On today's op-ed page, Michael Weiss reports there's apparently no free speech for Amnesty International employees, at least not when criticizing Taliban, in the case of Gita Saghal:
Enter Ms. Sahgal, a longtime Amnesty employee who believed that her organization's support for Mr. Begg betrayed its core principles. She went public with her concerns in a Feb. 7 interview with London's Sunday Times in which she called the collaboration "a gross error of judgment" that posed a serious threat to human rights and to Amnesty's reputation. Amnesty suspended Ms. Sahgal from her job, claiming it didn't want her opinion of Mr. Begg to be confused with its own.
Amnesty continues to defend its affiliation with Mr. Begg and Cageprisoners. Last week, on a Canadian radio program, Amnesty's interim Secretary General Claudio Cordone described Mr. Begg's politics as benign, saying there was so far no evidence to suggest that the organization should sever ties with him.
This is nonsense, says Ms. Sahgal via telephone in her home in London. "Amnesty has messaged him as a human-rights advocate . . . He was in Taliban Afghanistan. He was not a charity worker."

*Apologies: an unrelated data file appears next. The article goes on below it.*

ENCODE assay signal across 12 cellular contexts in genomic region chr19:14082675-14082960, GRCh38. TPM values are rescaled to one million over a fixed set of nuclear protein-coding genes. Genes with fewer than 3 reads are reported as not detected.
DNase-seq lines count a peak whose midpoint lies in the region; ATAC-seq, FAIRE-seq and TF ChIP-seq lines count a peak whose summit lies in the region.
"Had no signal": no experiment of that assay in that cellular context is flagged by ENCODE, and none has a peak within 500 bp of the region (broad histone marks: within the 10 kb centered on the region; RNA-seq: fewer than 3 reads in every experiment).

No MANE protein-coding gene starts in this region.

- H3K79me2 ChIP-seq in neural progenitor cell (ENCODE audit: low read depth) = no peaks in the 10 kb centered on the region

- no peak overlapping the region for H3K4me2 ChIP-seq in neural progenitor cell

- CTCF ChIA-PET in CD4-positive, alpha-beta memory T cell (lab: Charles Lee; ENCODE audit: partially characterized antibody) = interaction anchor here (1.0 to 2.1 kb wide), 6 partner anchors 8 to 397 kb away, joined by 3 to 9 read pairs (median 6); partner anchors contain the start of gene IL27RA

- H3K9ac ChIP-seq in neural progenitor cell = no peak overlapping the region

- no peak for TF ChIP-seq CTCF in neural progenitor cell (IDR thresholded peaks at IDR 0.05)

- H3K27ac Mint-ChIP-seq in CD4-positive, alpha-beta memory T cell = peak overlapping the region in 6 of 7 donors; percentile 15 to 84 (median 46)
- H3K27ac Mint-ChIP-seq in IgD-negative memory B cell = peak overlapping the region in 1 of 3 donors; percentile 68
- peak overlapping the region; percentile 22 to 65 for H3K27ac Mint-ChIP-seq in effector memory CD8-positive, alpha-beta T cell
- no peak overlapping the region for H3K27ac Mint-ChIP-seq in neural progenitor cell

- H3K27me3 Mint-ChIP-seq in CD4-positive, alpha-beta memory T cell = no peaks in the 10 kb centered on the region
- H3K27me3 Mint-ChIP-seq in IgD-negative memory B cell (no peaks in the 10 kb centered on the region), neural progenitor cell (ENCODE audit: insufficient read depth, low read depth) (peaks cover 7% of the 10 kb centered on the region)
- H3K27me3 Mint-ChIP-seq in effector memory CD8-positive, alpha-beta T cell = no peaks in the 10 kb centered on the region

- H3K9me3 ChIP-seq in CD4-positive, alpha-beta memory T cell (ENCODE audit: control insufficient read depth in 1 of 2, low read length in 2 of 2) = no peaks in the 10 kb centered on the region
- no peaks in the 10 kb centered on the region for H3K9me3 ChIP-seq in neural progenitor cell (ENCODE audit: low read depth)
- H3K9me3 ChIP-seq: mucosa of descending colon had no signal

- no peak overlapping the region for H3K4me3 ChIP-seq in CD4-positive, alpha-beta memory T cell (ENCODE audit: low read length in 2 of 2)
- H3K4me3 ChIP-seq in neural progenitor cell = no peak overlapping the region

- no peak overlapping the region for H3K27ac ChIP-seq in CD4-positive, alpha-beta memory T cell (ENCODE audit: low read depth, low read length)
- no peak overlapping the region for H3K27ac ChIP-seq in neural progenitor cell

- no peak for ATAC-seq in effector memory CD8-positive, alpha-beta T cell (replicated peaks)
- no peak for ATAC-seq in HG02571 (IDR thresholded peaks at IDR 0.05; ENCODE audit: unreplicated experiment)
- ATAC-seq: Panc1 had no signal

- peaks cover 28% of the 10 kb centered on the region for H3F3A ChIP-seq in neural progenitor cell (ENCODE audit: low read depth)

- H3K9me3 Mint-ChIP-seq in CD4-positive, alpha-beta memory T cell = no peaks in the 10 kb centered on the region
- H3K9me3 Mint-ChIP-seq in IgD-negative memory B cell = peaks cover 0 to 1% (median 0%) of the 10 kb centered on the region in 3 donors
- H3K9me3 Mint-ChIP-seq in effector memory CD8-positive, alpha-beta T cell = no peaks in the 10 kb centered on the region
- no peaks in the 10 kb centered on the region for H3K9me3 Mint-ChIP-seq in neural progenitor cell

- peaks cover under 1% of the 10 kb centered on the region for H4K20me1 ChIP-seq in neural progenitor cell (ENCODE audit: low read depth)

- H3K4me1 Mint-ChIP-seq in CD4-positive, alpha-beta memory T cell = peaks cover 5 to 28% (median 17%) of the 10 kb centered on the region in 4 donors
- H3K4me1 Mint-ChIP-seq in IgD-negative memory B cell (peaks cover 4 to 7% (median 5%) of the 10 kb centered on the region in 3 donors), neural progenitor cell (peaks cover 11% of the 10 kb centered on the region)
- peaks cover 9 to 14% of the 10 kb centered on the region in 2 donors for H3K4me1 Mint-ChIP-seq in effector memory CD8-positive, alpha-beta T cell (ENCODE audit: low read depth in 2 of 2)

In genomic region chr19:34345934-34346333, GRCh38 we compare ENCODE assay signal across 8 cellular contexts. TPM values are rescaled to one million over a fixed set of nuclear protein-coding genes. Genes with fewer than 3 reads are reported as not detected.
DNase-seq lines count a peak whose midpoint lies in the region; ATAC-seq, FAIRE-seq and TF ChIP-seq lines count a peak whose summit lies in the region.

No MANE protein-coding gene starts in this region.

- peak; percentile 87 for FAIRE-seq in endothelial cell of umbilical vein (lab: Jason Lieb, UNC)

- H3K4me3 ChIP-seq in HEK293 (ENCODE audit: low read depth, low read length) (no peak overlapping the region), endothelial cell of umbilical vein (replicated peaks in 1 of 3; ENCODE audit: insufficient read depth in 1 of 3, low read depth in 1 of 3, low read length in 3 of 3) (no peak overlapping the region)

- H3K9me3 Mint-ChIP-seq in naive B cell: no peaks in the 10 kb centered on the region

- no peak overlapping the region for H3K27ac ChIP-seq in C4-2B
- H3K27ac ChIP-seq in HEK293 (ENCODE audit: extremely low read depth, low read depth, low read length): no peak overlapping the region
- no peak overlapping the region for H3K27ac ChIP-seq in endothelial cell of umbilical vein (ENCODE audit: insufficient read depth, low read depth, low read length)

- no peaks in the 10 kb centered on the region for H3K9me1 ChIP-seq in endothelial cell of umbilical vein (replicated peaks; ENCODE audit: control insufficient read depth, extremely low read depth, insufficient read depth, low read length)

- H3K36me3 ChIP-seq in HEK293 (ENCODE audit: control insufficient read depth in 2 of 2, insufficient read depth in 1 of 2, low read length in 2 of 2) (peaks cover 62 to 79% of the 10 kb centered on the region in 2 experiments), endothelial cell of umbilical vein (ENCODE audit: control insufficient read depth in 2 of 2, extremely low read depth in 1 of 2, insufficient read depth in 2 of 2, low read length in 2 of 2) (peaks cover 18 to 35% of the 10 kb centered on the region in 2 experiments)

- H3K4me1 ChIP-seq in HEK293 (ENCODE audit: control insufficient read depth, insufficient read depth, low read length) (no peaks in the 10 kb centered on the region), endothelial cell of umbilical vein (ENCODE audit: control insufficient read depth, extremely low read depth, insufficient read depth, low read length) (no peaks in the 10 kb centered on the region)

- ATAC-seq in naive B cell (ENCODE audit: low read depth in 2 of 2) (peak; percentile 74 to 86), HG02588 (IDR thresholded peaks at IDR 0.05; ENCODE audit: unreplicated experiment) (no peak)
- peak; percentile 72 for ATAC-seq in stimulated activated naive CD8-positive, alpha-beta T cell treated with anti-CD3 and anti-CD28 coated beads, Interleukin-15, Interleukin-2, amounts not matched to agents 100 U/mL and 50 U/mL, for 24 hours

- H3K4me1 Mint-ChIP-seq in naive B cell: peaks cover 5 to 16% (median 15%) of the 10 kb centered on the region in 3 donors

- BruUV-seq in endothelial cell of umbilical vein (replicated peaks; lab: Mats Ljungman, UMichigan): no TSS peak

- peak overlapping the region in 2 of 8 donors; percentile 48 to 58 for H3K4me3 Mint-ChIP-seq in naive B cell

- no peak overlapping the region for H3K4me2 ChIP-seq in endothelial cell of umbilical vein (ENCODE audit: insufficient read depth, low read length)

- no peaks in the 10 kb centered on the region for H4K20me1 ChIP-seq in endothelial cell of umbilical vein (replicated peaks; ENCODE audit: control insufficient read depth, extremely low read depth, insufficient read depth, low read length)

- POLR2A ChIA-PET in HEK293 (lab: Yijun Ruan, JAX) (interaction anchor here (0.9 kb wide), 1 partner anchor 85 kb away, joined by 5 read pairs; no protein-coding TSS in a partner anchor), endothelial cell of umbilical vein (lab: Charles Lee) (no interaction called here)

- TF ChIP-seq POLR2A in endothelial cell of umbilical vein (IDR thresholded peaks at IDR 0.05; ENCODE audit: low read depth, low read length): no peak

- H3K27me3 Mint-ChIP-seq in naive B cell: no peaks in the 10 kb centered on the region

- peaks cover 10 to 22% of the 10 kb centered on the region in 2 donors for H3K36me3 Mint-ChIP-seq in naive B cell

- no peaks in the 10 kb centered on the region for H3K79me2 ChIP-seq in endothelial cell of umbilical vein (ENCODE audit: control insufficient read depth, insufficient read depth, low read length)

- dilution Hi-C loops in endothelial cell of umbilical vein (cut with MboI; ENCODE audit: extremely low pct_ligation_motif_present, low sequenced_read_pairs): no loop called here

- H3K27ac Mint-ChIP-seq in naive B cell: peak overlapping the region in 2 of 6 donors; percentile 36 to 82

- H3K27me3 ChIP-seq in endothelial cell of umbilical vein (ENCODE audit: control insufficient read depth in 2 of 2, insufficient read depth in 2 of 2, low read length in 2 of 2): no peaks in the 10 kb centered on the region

Especially galling for Ms. Sahgal is the fact that she only accepted her job after insisting to Widney Brown, senior director of International Law and Policy at Amnesty, that she be allowed to address the Begg alliance.
"I told her, 'If you don't give me the power to clean up this Begg situation, I won't take on the gender affairs assignment. Widney encouraged me to write a memo on it and even came past my office late one night while I was writing to discuss it. There was no internal resistance against this. So I was promoted with full support. Then, when the Sunday Times story broke, everything I uncovered was deemed 'innuendo.'"
For Ms. Sahgal, her case is not simply a minor lapse in judgment. She thinks the problem is systemic. "This is a very peculiarly ideological approach to human rights, which misses the point."
Novelist Salman Rushdie had harsher words. In a public statement, he said that Amnesty had "done its reputation incalculable damage" by allying with Mr. Begg. "It looks very much as if Amnesty's leadership is suffering from a kind of moral bankruptcy, and has lost the ability to distinguish right from wrong."